Antonio Adolfo e Brazuca (1970) REPOST

 

adolfo

Créditos:
Antônio Adolfo: Piano, Piano Elétrico, Arranjos
Luiz Cláudio Ramos: Guitarras
Luizão Maia: Baixo
Paulo Braga: Bateria
Bimba: Vocais
Luiz Keller: Vocais

This record starts out mellow, low-key.. fairly normal, laid-back MPB for 1970. But by the time you make your way a few cuts in, on the track “Tribute to Victor Manga,” you realize this is an extraordinary album. With vocals that are often in tension with the lush and careful arrangements, with a lot melodic interplay, and with sharp, crisp and always-interesting production, and anchored in the tight rhythm-section of Luizão Maia and Paulo Braga, this is one of the best put-together Brazilian albums of 1970. This is no accident, as Adolfo is probably most famous as an arranger, although for those of us who compulsively read writing credits will have noticed his name cropping up on records by the likes of Toni Tornado (his biggest hit, “B.R. 3”, was penned by Adolfo), Wilson Simonal, and even Elis Regina. On this album, tracks like “Que se dane” with its sarcastic lyrics and funky-as-hell Wurlitzer sounds give way to even stranger pieces like ‘Atenção, atenção!” and the barbs of ‘Transamazonica’. Some very groovy female vocals all over this too. Adolfo would make more ‘respectable’ music of a jazz variety in the later seventies, and these days he runs his own music school and still puts out records every now and again.

The Rhodes electric piano on this album is off the hook. And as Simon says, there is never enough Rhodes in the world..

Dusty Groove says
A lost treasure from Antiono Adolfo — keyboard player, arranger, and one of the greatest Brazilian talents of his generation! Adolfo’s sound and style is contemporaneous with the best work of Marcos Valle, Edu Lobo, and others — and like them, he has an approach that mixes together jazz, MPB, baroque orchestrations, easy scoring, and a bit of funk — similar to the best work of the Blue Brazil generation on EMI/Odeon Records. The approach is one that’s rarely been matched by any other artist — and it’s a strong reason why Adolfo’s records from this period are extremely sought after in the world of collectors. This beautiful album from 1970 has Adolfo working with the group A Brazuca — who bring some wonderful vocal harmonies to the set, mixing with strings, guitars, and some great electric piano work from Adolfo. Includes the breezy classic “Transamazonica”, plus the cuts “Que Se Dane”, “Atencao Atencao”, “Claudia”, “Panorama”, “Tributo A Victor Manga”, “Caminhada”, “Grilopus No 1”, and “Cotidiano”.

 

Adolfo’s bio in English from his own page:

Antonio Adolfo is an important composer, having written songs recorded by Nara Leao, Marisa Gata Mansa, Angela Ro Ro, Wilson Simonal, Ivete Sangalo, Leci Brandao, Emilio Santiago, Beth Carvalho, Sergio Mendes & Brasil ’66, Stevie Wonder and Herb Alpert among others. Adolfo also had a noted role in the process of making important music available through independent production, through the creation of the pioneer independent label Artezanal. His recordings of important and almost-forgotten composers of the belle epoque, like Chiquinha Gonzaga, Ernesto Nazareth and Joao Pernambuco, are noted cultural initiatives. As an arranger, he worked for Leci Brandao, Angela Ro Ro, Elizeth Cardoso, Emilio Santiago, Fatima Guedes, Marcos Valle, Mongol, Nara Leao, O Grupo, Ruy Maurity (his brother), Sueli Costa, Vinicius Cantuaria, Rita Lee, Zeze Motta, and others.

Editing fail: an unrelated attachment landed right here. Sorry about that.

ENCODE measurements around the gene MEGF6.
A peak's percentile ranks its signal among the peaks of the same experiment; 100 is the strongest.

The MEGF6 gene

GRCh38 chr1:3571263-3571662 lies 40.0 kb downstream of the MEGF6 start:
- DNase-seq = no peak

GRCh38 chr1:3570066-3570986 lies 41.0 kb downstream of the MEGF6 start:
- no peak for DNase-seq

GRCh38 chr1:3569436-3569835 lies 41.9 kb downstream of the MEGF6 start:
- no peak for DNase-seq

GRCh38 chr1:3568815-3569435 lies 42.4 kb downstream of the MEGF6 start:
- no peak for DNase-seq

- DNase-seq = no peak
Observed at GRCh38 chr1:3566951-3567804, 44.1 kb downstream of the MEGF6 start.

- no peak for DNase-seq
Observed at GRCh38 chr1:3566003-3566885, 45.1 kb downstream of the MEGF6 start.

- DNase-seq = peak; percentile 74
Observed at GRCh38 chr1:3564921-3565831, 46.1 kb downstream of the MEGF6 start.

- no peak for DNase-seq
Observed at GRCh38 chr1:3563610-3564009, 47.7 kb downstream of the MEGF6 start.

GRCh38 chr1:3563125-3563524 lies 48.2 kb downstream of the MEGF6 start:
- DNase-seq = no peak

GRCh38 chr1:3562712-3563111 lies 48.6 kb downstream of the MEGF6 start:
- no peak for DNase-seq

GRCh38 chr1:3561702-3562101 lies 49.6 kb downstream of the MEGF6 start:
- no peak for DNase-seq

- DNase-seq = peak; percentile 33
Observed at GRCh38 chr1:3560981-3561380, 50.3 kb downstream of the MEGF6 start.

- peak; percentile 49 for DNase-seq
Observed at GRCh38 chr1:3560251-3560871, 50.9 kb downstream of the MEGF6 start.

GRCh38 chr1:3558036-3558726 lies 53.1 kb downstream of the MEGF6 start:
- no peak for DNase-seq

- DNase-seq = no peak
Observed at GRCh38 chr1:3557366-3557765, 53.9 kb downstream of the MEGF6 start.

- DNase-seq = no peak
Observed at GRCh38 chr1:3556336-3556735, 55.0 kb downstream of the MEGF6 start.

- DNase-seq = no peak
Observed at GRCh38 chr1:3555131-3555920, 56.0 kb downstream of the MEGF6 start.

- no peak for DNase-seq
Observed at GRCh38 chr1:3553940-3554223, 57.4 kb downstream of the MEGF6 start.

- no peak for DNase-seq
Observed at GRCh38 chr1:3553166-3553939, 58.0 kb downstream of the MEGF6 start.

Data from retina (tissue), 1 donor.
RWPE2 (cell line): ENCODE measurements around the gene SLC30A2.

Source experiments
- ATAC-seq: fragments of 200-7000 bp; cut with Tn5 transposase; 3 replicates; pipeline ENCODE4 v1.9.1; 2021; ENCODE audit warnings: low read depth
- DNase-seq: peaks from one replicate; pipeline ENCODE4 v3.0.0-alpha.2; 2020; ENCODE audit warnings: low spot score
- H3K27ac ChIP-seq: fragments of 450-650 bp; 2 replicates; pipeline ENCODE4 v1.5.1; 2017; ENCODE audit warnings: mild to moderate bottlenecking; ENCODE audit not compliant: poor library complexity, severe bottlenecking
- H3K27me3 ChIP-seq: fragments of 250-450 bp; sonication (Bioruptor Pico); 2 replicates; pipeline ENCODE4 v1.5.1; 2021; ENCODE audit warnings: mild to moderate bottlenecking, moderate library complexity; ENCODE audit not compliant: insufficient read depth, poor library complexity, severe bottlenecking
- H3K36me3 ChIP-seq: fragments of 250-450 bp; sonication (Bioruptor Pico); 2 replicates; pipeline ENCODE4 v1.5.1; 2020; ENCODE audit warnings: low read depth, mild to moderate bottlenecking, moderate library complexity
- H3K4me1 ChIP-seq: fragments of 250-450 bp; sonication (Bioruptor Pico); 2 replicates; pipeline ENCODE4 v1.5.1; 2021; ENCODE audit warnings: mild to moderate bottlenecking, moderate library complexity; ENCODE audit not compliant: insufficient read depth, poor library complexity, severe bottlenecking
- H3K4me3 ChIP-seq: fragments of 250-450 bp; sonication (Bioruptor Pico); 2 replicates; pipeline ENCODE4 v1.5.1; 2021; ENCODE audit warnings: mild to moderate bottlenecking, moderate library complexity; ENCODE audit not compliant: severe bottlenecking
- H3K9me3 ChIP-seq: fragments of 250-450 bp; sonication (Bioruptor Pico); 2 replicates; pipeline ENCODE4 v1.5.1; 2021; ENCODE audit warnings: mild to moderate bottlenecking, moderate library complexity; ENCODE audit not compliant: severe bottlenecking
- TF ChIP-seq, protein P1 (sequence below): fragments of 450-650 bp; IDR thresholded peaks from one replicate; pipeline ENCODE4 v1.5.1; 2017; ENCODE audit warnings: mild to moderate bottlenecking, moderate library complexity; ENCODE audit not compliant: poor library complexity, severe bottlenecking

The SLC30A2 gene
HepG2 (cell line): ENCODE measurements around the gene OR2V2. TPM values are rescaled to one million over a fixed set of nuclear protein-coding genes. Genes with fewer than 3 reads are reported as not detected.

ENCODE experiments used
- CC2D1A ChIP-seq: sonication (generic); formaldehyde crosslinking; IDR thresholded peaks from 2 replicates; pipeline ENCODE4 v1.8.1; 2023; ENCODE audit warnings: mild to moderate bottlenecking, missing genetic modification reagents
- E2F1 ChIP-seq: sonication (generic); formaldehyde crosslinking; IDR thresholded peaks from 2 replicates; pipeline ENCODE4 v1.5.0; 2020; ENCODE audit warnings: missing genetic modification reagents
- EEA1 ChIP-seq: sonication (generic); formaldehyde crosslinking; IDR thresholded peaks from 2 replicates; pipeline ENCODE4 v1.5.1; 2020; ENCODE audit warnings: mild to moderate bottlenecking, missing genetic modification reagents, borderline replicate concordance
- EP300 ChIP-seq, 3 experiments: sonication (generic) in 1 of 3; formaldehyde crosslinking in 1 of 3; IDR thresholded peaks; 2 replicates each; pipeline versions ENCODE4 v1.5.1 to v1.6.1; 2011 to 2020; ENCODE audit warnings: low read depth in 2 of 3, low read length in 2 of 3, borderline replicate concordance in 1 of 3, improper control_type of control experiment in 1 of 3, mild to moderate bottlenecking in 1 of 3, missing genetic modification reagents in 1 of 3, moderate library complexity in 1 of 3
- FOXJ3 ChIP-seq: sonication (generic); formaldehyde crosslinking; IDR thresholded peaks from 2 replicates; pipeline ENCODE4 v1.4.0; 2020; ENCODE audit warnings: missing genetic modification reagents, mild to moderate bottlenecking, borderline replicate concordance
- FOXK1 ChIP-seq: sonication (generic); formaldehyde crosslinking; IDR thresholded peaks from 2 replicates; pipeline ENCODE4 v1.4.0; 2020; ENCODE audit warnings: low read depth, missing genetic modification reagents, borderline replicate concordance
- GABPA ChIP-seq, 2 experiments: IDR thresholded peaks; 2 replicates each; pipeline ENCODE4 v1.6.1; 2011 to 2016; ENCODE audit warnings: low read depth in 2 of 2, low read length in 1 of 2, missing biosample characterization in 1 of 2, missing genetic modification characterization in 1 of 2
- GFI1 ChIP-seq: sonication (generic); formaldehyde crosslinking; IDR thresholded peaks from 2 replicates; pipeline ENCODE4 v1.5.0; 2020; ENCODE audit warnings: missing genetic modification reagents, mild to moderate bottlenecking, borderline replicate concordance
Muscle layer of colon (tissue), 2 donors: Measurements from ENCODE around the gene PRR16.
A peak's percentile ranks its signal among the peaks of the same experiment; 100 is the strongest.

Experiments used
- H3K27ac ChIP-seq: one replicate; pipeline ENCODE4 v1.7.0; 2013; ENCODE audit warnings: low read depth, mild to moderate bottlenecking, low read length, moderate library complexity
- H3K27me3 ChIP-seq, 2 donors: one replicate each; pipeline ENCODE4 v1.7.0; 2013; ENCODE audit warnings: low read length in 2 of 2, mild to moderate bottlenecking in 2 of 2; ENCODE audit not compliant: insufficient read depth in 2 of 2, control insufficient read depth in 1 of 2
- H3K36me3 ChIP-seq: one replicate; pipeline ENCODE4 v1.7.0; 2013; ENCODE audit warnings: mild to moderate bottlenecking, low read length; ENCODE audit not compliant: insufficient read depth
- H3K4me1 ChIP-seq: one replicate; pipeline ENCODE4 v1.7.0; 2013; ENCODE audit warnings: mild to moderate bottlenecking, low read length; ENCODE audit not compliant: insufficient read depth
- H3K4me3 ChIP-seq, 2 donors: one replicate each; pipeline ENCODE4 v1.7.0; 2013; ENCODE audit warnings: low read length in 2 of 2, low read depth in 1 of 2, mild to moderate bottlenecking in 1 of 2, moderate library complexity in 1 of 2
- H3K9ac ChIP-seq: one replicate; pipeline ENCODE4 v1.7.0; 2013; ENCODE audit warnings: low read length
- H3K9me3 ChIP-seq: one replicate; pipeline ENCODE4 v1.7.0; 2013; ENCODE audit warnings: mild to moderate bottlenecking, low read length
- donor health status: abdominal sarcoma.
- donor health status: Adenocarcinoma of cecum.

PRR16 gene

The son of Yolanda Maurity, a music teacher and violinist of the orchestra of the Teatro Municipal do Rio de Janeiro, Antonio Adolfo began to study music very early. At seven, he began his violin studies with Paulina D’Ambrozzio. At 15, he took up piano, studying with Amyrton Vallim and with the internationally renowned Eumir Deodato. In 1963, he joined the group Samba Cinco, which performed in the famous Beco das Garrafas on Rio’s 52nd street. In 1964 Adolfo was invited by Carlos Lyra and Vinicius de Moraes to be a musician for their play Pobre Menina Rica (at Teatro de Bolso), beginning to accompany important names of MPB. Adolfo formed the group 3-D for that gig, and continued to perform with it until 1968, having recorded four LPs. In that year, he became acquainted with Tiberio Gaspar, with whom he wrote important songs such as “Juliana,” “Sa Marina,” “Teletema,” and “BR-3.” “Caminhada” made it to the finals of the II FIC (Rio’s International Song Contest), 1967. The next year, Wilson Simonal recorded “Sa Marina” with success. In that year “Visao” was included in the III FIC. In 1969 Adolfo accompanied Elis Regina in her tour through Europe. Back to Brazil in the same year, he wrote music for soap operas and participated in the IV FIC (1969) with “Juliana” (written with Tiberio). The song was defended by Adolfo’s group A Brazuca, and took second place. With that group he toured Brazil and Peru, recording two albums through Odeon. In 1970, “Teletema” (with Tiberio) took second place in an International Festival (Song Olympiad) in Athens, Greece, in Evinha’s interpretation, which achieved popular success also in Brazil. “BR-3” won the national phase of the V FIC, in Toni Tornado’s interpretation. In 1971 Adolfo moved to the U.S.. In 1972 he returned to Brazil, beginning to write alone, and recording Antonio Adolfo (Philips). In that year he studied with David Baker at Indiana University. Adolfo was a member of the band that backed Elis Regina in two European tours, finding time in between for a stint with the classical Nadia Boulanger, having studied also with Guerra Peixe and Esther Scliar. Back in Brazil, he developed his career as pianist, arranger, and producer. But even more deserving of attention is his work as a pioneer in the independent production field, which awakened artists and public to the necessity of opening alternative routes to non-commercial productions. In 1977 he launched his independent label Artezanal with the album Feito em Casa, with only originals. Encontro Musical, released in the same year, brought again originals and only one song, “Sa Marina,” written together with Tiberio. The album had the participation of Joyce and Erasmo Carlos. Viralata (1979) had mainly originals, and Continuidade had special guests. The albums were propelled by shows throughout Brazil, together with artists like Tiao Neto, Vitor Assis Brasil, Carmelia Alves, Oswaldinho do Acordeom, Alaide Costa, Sidney Miller, Walter Queiroz, and Danilo Caymmi, among others. In 1984 Adolfo released through the label Funarte a tribute album dedicated to the compositions of Joao Pernambuco, with participation of No em Pingo D’agua. In 1985 he paid tribute to Chiquinha Gonzaga, a seminal Brazilian female conductor, pianist, and composer, interpreting her songs in Viva Chiquinha Gonzaga, with participation of Nilson Chaves and Vital Lima. The album Os Pianeiros is dedicated to belle epoque piano composers. In the same year he participated in the first Carioca experience of teaching popular music/jazz in the Centro Calouste Gulbenkian, together with Pascoal Meirelles, Helio Delmiro, Ary Piassarollo, Paulo Russo, and others. Seeing the potential of the sector, he opened his Centro Musical Antonio Adolfo, also developing workshops in the U.S. and Europe. Adolfo published music education material in Brazil and abroad, including the video Secrets of Brazilian Music and two books with companion CD Brazilian Music Workshop (1996) and Phrasing In Brazilian Music (2007), both published by Advance Music, together with seven other books through Lumiar publishing (Brazil). In 1996 he received the Premio Sharp award for his instrumental composition “Cristalina,” from his album Cristalino (1993). In 1997 released Chiquinha com Jazz (Artezanal), which also was awarded the Premio Sharp, and so was the album Antonio Adolfo. Since then Adolfo released the CDs Puro Improviso, Viralata, Feito em Casa, Os Pianeiros, Carnaval Piano Blues and Anatonio Adolfo & Carol Saboya Ao vivo/Live, this one was released both in Brasil and in the US.